He had been unwell for a while. The last time he smiled, my mother says, was the last time he spoke to me. We were at the hospital, and he was hooked up to a bunch of tubes. To make him feel better, I told him I’d been applying to graduate schools in New York. At that moment, I was far from feeling like I could move to the big city, far from knowing what I wanted at all, but when I told Nanu, I saw his tired eyes sparkle. My uncertainty was beside the point; this is what he wanted for me.

The tentacles of death
Had started creeping forward.
The ravages of time
Had taken their toll.
The body emancipated,
The soul shrivelled,
The mind turned mean
As hell. 

As Nanu’s last days neared, I was getting ready to head back to Seattle and wrap up an internship. My mother, knowing I would feel lonely and distant upon his death, pulled me aside to show me something.

It was a book of poetry, which in itself was not surprising. I had graduated from college with a degree in creative writing, and had a few poems in small journals and zines. My mother must have known a book of poems would cheer me up. And it was Nanu, after all, who by turning me to books, had led me to poetry as the one friend I always turn to in times of distress.

The typewritten copy of the yellowing manuscript was titled “The Shifting Sands.” And under it was Nanu’s name.

Nanu, my mother told me, had been a poet too.

Come, hold my hand.
A smile.
Give me a reason to get up 
And go on in life.

I’ve always been of the belief that you can’t truly know anyone, but never had I been introduced to someone so deeply only after their death. While Nanu was alive, my bond with him had been reasonably strong, as I’m sure many granddaughter-grandfather relationships are. But his secret life as a poet had never come up in open conversation. And finding out that I wasn’t the only poem-writer in my family instantly ignited in me a giddiness during a time I felt I should have been mourning.

As I sifted through his book, I realized that everything I thought I knew about him was a cover for a man enveloped by a multitude of fears and desires.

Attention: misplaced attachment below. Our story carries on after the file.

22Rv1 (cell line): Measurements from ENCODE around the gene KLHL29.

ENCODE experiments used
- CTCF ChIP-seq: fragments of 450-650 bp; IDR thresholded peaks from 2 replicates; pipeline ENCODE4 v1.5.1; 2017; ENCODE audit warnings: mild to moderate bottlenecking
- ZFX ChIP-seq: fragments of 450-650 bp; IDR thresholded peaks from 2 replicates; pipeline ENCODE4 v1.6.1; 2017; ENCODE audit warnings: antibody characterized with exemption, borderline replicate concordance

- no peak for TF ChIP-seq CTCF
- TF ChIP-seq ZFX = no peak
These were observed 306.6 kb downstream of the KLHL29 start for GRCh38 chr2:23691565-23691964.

Nanu wrote poems spanning a period of his life when he was struggling to climb out of a deep depression. I sifted through his book cover to cover as if I were reviewing it for an assignment. And as I did, I realized that everything I thought I knew about him—his high standards of success, his urge to travel, his sense of routine—was all a cover for a man enveloped by a multitude of fears and desires.

Nanu held a beautiful and complex understanding of what it meant to be alive. And as a seeker, he sought to answer his own existential queries through poetry.

Healing of spirits cannot commence
For we haven’t acknowledged
Even to ourselves the truth
Why play Scrabble
When the word is simple
L…O…V…E

As an exporter of Indian handicrafts, a traveller, and avid reader, Nanu used poetry to understand the role of India within the global economy.

Maharajas are gone
Taking snake charmers with them.
The rope trick has vanished.
Lazy opulence is there though
Mocking at its isolated existence. 

And, most notably, Nanu’s poems revealed to me the source of his deepest despair. He was a doting father afraid his child was going to die. In the year 1970, my mother was born with a disconnected esophagus, and couldn’t eat until she was six years old. In those six years, she underwent two serious surgeries, and Nanu explored that scary time in their lives with several poems that make up the last few pages of his manuscript.

Yes, my child
I send you to the surgeon’s knife
Knowing that the odd chance exists
Of cruel nature’s appetite craving more and more.

All together, Nanu’s poetry revealed to me that we were in fact the same. He too had an intrinsic itch to look beyond himself and find how he fit within the rest of the world. He explored how, as an Indian, his work fit into the European market. How, as a father, he fit the role of caretaker. And finally, how, as a man, he fit into the limits of the universe. 

To have his words enter my life after his death was a bittersweet feeling. I wish I could have had the chance to ask him more about his dreams, and to share my own work with him. 

I learned from his death, and his poems, that silence carries a lot of space.

Yet I’ve never felt closer to Nanu than I do today. I learned from his death, and his poems, that silence carries a lot of space. Not just the kind that pushes you toward introspection, but the kind that allows for the freedom to move within your curiosities. 

And ultimately, I did only get to understand Nanu after his death, but he was the one to set the foundation for it. I’ll never really know if he gave me books with the full understanding that they would bring me to my career today, or if the gifts were more selfish: an indirect way of sharing his own curiosities with me. Be it consciously or not, his grooming me to become the writer I am today was a testament to his own love for words, and poetry. And now, after his death, I carry forward that curiosity in my own life and work, hoping I too will one day pass it along.